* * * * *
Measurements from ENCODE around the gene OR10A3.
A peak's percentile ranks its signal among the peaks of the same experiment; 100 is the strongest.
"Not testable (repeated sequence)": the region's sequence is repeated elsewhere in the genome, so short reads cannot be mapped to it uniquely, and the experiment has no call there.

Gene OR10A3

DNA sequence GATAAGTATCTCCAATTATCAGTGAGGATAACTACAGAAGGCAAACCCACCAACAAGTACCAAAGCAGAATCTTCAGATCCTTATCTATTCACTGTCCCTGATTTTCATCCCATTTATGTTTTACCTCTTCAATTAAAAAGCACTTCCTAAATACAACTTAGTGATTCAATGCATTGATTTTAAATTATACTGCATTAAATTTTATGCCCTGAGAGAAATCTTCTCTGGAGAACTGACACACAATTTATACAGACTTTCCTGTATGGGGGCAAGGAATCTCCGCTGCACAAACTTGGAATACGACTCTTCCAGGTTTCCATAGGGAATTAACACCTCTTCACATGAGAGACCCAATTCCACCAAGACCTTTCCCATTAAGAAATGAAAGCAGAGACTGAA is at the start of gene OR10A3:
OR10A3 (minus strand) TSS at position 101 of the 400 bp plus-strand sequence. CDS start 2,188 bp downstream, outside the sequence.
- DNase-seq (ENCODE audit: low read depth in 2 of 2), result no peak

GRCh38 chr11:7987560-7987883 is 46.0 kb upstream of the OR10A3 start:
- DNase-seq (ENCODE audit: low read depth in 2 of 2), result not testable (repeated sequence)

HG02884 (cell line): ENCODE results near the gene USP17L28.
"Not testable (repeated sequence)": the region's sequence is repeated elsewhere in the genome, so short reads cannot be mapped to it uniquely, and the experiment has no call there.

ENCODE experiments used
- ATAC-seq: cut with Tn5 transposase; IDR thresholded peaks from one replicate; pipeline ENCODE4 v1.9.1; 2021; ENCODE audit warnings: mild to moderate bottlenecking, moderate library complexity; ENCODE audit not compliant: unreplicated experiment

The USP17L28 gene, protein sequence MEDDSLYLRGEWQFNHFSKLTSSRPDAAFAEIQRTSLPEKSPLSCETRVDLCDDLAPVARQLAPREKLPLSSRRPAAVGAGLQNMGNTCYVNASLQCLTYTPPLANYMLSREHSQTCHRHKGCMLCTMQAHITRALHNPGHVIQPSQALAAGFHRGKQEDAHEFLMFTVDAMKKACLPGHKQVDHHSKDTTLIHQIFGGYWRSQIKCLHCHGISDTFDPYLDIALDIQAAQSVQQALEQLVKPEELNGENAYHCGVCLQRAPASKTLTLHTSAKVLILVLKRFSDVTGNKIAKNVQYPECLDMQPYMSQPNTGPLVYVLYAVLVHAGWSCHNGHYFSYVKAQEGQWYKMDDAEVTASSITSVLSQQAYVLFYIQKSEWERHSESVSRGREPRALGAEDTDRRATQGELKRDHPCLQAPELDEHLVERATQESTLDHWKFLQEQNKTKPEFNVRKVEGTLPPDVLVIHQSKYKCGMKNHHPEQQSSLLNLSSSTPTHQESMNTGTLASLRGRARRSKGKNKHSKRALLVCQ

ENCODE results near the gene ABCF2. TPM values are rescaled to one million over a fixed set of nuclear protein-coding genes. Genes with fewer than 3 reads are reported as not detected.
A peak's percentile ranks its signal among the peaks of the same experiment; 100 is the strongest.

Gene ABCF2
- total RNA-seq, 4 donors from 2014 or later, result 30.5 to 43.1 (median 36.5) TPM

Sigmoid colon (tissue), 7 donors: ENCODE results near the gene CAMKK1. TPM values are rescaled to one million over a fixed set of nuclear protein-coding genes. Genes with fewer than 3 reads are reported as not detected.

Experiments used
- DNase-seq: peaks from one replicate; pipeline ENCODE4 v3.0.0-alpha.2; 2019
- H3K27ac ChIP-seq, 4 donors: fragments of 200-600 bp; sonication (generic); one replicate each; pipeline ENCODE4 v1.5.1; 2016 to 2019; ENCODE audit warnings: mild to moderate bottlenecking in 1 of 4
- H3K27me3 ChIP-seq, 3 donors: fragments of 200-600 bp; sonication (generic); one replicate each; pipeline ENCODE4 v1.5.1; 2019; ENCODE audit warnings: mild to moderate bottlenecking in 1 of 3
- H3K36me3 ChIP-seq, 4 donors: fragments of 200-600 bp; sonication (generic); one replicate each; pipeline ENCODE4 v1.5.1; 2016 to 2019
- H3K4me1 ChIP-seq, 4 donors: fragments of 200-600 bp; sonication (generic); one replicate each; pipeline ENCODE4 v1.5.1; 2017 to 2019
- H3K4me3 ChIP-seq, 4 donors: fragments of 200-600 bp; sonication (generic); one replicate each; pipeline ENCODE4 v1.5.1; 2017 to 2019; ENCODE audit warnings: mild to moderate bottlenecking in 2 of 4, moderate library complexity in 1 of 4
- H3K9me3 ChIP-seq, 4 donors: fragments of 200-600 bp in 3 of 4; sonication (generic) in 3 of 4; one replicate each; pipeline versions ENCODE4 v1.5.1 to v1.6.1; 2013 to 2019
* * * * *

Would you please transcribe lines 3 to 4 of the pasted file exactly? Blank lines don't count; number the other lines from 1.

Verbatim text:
"Not testable (repeated sequence)": the region's sequence is repeated elsewhere in the genome, so short reads cannot be mapped to it uniquely, and the experiment has no call there.

Gene OR10A3